The OECD, a road to development

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The entry of Argentina into the OECD is one of the major goals of the government of Mauricio Macri. In its strategy to return to the world, one of the central points is the implementation of a path that allows Argentina to integrate this select group of nations.

With this axis, last Wednesday the Argentine-United States Strategic Forum was held in Malba, under the auspices of PAEG, the oil company resulting from the merger of Pan American Energy with Axion, Grupo Clarín and the Center for Strategic and International Studies (CSIS). The event was attended by the Chief of Staff, Marcos Peña; the president of the Supreme Court, Ricardo Lorenzetti; the governor Juan Manuel Urtubey and the head of the PJ block in the Senate, Miguel Angel Pichetto, among other analysts.

Marcos Bulgheroni, co-chair of the CSIS Argentina-United States Strategic Forum and CEO of PAEG, and Jorge Rendo, president of the Clarín group, opened the meeting. The first part was also presented by Ariel Sigal, an official of the Ministry of Finance, and Silvina Vatnick, Senior Associate of CSIS.

“The economic history of the member countries of the OECD shows that they achieved economic development and reduce inequality,” Bulgheroni said. The businessman recalled that the members of this club “represent 75% of the world investment and 60% of the GDP”.

Bulgheroni advocated for Argentina to integrate this club and participate in the design “of the rules that best suit our economic and social reality”, since “otherwise, sooner or later, these rules will be imposed on us without that we can influence in its process of confection “.

“As Grupo Clarín we support these ideas,” said Rendo. “Although as a means of communication we live from the conjuncture, and the news and today is our basic input, we do not stop thinking about the long term. We propose that the different issues we touch -security, energy, education- were impossible to carry out if it was not within the framework of a republic, with the three powers functioning effectively and efficiently, “he said. “That did not happen exactly in 2014 and 2015,” he added. “There are two things we never stop doing: invest in Argentina and pose the challenges of the future. That is why our presence in this meeting. The diffusion about which Argentina should be in the OECD is of paramount importance, “said Rendo.

The following panel was attended by Ariel Sigal, chief of the Cabinet of the Ministry of Finance, who explained that joining the OECD marked a hinge for many countries. For example, for South Korea, which achieved “extraordinary growth” from the incorporation into the body. Sigal said that Argentina was taking certain steps to achieve incorporation. “An advance was the sanction of the law of tax reform,” he explained. “When Argentina started the process to ask to join the OECD, there were only 6 countries that supported us, now they are 35”.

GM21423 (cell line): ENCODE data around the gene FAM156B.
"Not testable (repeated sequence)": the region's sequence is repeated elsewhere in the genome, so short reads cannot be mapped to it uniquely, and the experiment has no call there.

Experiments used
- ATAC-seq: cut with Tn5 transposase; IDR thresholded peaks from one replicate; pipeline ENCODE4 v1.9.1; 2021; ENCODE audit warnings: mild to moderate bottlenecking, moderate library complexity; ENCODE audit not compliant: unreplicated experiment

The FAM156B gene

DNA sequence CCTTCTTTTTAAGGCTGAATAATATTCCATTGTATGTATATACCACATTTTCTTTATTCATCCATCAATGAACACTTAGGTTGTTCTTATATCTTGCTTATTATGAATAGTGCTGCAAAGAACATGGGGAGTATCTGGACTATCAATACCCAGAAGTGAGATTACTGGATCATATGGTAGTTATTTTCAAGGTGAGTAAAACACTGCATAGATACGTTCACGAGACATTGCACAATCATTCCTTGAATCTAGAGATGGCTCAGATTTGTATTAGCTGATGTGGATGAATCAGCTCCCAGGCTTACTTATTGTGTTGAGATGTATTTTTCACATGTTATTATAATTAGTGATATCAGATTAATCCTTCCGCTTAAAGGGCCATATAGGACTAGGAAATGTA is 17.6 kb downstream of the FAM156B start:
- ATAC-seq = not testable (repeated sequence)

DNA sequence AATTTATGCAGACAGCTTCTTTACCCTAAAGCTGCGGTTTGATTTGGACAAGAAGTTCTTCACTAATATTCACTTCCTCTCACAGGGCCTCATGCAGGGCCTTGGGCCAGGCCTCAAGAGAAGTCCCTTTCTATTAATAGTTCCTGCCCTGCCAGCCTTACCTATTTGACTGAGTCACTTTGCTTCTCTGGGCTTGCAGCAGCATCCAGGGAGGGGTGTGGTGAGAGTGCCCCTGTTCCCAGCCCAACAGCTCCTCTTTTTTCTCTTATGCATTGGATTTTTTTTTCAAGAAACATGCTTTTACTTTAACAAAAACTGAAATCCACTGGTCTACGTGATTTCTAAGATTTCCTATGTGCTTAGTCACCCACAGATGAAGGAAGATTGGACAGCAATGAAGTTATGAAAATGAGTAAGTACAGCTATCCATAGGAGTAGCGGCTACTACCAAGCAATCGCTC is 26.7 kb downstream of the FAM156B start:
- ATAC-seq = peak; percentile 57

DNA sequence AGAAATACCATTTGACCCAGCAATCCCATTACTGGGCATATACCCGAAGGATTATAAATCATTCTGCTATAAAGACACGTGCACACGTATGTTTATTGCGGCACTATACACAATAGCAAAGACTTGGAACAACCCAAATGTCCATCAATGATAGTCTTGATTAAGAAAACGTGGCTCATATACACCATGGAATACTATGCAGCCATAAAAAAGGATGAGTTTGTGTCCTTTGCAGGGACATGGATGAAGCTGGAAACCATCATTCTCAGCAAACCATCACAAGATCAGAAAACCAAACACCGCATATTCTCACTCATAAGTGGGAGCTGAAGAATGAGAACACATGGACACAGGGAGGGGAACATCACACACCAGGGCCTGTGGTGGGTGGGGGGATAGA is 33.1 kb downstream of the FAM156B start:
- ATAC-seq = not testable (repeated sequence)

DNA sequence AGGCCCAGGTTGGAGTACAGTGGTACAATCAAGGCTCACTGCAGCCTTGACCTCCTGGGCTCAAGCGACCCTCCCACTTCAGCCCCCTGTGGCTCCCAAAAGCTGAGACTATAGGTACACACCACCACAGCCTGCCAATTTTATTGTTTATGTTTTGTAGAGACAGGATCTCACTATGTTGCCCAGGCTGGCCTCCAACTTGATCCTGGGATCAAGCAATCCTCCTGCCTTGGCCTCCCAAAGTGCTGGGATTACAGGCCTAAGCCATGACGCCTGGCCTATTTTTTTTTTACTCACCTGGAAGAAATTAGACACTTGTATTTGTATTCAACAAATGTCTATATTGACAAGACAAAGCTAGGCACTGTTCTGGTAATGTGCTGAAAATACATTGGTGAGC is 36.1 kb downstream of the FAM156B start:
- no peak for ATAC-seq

In turn, Vatnick, CSIS Senior Associate and Managing Partner of Global Outcomes LLC, showed data of GDP growth per capita and average income in the countries that access the OECD. It reinforced the advantages of “importing institutionality”, since transparency rules are managed in different indicators.

After these exhibitions a new panel was opened, also coordinated by Vatnik, in which several Ibero-American specialists spoke about the process and the advantages of joining the OECD in Spain, Chile and Colombia.

Analysts stressed that the OECD “was a partner” that helped them in their economic policies and an ally to cope with international crises.

“Access to the OECD will allow better policies and promote the teaching of best practices,” said José González Páramo, BBVA’s Executive Director, in a video recorded from Spain.

Raúl Sáez-Chile’s first ambassador to the OECD-stressed that belonging to that organization improves the possibilities of financing. “There are pension funds in the United States that only invest in securities of countries that belong to the OECD,” he explained. He also mentioned that “one of the advantages of being part of the organization is that our officials can exchange experiences with officials from 34 other countries.”

He also stressed that to achieve access to the OECD requires a consensus with the three branches of the State and that at the same time include citizenship and entrepreneurship. “The OECD has to be sure that there will be no going back,” he said.

In the case of Colombia, Catalina Crane, responsible for relations between her country and the OECD, said that they have been working for several years, but the country has not yet been admitted. Crane said that in 2010, the technical approach to assessing the public bodies regarding the OECD standards began, especially on issues related to establishing transparent regulatory policies and to promote the professionalization of state enterprises. “The easiest reforms to implement were the ones that were already underway. And the most difficult, those that had to go through Congress. “